Monday, June 17, 2013
Book Review: "The Scrivener's Tale" by Fiona McIntosh
I'll be the first to admit that "fantasy" is an awfully broad category. But McIntosh's latest novel The Scrivener's Tale truly does fit squarely into the realm of "classic fantasy." Don't immediately start thinking of The Sword of Shannara or the Dragonlance Chronicles, though; this isn't your typical magic-wielding situation. Instead, picture this: Gabriel, a former psychiatrist living in modern-day Paris, agrees to see one last patient as a special favor to a friend. But the patient who appears to be a lost, delusional girl turns out to be a demonic minion who uses the unsuspecting Gabriel to somehow transport both of them to another world. Now Gabriel must hide his consciousness inside his own body while the minion and her demon use it to wreak havoc on the kingdom of Pearlis.
Meanwhile the Brotherhood, an order sworn to protect the royal family of Pearlis, has become aware of the demonic threat. One of their own, Cassien, has been trained from birth to deal with such an eventuality. Now with the help of a young boy and a legendary magic wielder, it's up to Cassien to defend his princess and save Pearlis from the demon's ancient evil.
So, now you see what I mean when I say "classic fantasy." You have a princess in trouble, a handsome and peerless warrior, an unspeakable evil, world-traveling, and magic. But despite the theme, which may seem unoriginal at first glance, this was a genuinely well-written story. It did start out pretty rough, though, writing-wise. It felt like McIntosh was just so excited to get started telling the story that she had some trouble clearly articulating the setup. I had a really difficult time getting my bearings with the initial perspective of the story, and I understand McIntosh's desire as a writer to set up the background of the story from the beginning (especially since there's such a rich back story in this case) but I think this would have been better presented through the process by which the characters learn about their own past. All the prologue did for me was confuse and disorient.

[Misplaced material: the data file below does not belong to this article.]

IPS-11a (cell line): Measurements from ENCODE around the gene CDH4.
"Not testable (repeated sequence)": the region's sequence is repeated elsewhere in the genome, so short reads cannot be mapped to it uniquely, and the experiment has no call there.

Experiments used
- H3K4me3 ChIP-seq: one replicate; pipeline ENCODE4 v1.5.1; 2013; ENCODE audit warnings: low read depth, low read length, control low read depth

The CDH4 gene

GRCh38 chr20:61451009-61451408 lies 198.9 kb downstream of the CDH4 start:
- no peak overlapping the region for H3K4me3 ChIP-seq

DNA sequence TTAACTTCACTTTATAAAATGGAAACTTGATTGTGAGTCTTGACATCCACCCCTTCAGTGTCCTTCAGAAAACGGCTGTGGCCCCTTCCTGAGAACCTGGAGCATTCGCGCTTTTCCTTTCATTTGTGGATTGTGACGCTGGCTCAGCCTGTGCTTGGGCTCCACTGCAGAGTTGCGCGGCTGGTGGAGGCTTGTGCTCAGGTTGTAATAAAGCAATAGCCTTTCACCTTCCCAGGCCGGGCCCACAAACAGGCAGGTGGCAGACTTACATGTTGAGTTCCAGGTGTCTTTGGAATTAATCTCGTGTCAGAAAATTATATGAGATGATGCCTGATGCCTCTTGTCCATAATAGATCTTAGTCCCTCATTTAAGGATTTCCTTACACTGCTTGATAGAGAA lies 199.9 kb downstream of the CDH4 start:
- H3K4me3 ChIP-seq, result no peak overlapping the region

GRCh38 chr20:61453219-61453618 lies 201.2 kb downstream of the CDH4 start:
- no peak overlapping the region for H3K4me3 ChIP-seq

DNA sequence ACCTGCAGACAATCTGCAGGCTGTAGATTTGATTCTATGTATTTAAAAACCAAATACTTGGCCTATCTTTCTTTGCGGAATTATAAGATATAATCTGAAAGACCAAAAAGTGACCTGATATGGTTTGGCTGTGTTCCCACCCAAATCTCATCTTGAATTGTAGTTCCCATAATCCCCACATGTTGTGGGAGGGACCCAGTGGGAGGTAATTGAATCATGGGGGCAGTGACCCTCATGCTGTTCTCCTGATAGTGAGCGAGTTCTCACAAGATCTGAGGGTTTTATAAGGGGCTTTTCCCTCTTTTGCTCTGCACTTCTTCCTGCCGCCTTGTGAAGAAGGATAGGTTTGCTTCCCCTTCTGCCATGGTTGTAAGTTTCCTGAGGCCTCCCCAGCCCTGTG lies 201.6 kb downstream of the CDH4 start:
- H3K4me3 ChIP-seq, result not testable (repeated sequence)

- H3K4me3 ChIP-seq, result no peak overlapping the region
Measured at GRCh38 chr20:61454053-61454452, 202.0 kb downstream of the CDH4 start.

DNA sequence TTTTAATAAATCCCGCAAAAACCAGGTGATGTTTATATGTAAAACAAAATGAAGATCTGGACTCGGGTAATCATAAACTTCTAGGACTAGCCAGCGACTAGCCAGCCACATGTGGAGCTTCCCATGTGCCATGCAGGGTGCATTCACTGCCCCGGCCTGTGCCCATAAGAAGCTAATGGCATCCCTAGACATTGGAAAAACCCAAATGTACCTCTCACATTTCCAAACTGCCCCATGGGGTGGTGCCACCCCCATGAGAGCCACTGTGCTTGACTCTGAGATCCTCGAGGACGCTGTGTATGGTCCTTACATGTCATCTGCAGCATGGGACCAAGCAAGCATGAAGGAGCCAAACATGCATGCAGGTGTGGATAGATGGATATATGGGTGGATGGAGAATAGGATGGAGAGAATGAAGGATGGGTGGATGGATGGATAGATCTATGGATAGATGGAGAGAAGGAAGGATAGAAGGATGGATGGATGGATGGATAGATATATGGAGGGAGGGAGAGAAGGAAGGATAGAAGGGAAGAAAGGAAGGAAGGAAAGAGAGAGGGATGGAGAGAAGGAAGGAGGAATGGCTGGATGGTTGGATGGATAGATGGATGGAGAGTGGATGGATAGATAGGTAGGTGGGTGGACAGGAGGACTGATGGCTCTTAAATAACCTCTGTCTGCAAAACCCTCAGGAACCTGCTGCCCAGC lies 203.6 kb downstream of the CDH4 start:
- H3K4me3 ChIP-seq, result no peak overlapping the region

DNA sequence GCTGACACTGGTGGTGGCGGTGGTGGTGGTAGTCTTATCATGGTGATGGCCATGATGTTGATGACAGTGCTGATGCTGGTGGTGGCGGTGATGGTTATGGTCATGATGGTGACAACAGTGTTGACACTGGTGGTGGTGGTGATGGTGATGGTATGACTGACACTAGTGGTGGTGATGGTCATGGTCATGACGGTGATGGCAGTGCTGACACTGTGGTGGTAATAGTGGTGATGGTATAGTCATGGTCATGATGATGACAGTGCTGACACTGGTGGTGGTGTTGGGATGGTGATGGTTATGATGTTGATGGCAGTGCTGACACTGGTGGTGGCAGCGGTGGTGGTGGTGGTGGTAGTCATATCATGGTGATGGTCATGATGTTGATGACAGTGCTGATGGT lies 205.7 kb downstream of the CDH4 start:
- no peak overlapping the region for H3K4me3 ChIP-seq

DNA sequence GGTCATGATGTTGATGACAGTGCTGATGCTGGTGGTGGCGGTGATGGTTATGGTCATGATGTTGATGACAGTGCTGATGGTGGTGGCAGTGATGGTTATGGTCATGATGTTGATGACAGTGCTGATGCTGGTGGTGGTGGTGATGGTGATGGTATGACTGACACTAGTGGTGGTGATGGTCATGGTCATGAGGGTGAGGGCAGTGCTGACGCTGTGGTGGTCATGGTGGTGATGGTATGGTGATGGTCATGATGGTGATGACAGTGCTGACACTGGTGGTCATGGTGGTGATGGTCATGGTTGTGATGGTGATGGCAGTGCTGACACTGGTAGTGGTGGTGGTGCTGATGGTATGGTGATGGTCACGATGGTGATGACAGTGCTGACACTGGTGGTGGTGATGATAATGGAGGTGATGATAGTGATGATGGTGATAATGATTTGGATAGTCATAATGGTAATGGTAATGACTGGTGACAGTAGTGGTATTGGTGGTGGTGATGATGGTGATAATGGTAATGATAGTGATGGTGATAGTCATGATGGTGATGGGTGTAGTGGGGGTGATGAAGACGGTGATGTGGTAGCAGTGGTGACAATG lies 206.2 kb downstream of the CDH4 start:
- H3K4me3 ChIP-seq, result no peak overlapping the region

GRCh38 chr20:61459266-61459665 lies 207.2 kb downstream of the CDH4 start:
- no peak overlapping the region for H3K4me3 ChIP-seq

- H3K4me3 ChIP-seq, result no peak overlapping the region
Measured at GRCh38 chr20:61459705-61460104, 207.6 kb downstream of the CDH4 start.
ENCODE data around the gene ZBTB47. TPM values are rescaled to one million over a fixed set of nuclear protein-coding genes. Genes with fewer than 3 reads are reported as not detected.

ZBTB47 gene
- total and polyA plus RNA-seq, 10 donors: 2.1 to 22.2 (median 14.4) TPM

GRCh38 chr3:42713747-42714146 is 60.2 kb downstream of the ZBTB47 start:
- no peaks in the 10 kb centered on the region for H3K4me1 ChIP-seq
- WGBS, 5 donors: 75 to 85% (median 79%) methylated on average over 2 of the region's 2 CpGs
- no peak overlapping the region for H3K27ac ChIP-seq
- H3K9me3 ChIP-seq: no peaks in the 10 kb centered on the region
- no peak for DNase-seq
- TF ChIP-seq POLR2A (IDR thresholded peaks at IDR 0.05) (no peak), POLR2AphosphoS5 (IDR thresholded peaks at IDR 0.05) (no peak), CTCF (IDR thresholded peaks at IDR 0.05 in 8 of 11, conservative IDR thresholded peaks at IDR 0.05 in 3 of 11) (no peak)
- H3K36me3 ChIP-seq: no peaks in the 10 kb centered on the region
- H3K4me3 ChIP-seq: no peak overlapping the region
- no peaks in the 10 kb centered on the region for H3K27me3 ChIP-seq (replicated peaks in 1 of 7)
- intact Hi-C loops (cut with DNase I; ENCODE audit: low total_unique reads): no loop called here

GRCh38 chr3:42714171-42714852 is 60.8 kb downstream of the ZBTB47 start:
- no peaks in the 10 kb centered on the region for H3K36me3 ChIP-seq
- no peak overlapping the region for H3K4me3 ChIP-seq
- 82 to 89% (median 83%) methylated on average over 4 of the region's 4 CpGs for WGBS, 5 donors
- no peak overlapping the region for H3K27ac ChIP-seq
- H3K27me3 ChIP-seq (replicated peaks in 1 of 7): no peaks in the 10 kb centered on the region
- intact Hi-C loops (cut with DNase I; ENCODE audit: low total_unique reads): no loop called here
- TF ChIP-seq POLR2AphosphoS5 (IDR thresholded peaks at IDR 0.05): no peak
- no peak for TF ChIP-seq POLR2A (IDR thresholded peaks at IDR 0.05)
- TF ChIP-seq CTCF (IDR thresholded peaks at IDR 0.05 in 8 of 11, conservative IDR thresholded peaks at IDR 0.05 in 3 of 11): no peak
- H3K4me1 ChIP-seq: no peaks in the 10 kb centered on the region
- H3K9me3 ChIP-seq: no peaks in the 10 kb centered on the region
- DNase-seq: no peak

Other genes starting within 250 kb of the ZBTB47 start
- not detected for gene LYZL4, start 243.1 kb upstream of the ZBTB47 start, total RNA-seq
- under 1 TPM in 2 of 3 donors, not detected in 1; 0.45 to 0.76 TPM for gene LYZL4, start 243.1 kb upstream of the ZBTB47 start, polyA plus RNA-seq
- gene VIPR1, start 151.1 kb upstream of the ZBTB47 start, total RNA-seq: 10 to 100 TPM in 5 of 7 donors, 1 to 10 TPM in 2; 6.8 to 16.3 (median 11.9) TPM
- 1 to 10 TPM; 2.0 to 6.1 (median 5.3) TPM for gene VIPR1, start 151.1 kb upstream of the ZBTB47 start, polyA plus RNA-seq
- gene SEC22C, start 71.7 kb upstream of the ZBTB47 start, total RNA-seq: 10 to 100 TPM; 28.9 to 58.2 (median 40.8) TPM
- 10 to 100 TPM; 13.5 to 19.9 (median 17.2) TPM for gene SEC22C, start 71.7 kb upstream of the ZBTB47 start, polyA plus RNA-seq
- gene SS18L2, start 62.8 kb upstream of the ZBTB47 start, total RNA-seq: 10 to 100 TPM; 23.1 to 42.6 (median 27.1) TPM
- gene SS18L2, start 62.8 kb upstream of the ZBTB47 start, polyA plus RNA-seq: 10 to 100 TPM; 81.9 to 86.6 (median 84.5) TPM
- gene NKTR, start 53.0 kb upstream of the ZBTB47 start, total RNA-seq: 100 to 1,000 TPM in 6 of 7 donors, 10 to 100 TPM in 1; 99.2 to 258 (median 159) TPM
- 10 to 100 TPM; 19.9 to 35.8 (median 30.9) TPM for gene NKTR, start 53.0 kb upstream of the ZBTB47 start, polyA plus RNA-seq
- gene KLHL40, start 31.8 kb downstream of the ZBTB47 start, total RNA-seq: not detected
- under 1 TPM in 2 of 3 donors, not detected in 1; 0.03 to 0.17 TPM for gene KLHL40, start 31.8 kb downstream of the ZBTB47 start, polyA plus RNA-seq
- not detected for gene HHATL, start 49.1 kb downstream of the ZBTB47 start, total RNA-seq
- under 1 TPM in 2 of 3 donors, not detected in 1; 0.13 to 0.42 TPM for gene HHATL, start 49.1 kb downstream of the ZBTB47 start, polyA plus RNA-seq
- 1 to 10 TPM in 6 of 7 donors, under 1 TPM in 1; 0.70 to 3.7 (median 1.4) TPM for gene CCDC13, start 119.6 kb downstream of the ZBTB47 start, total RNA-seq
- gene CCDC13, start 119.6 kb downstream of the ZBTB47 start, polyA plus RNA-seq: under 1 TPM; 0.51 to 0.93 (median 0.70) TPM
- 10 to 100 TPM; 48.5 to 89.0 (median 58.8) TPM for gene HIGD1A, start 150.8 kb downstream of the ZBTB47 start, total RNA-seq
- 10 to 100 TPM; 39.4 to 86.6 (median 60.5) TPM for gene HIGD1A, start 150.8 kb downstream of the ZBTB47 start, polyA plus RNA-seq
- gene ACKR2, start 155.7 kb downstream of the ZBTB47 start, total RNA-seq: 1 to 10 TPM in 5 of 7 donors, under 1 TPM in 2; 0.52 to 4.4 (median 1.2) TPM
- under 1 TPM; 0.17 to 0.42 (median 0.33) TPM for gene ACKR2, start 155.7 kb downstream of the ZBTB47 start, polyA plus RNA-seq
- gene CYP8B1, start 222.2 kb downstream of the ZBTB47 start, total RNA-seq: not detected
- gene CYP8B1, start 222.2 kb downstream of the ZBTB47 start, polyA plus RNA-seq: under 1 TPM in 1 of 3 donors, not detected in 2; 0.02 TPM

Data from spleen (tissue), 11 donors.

But if I overlook the initial clunky start, the rest of the book was well-done and entertaining. In particular, Gabriel's character and his reaction to world travel and demonic possession were extremely believable. He was a very sympathetic character, and McIntosh did a great job writing the confusion, disbelief, outrage and disorientation that I imagine a situation like this would instill in an ordinary person just trying to go about his life.
One other glaring issue I had with the book didn't have to do with the story itself though; it was the title. Although there is a scrivener's quill involved in the book, and the question of what exactly a scrivener is gets addressed very clearly, there is no scrivener in the story. At the very tail end of the book one character expresses an interest in maybe exploring the possibility of a life as a scrivener, but I didn't feel that this tentative association justified entitling the whole book The Scrivener's Tale.
If you love classic fantasy but want a break from elves and dwarves, or if the theme of travel between worlds piques your interest, I recommend that you pick up a copy of The Scrivener's Tale by Fiona McIntosh. It was released in April and is available now at your local independent bookstore.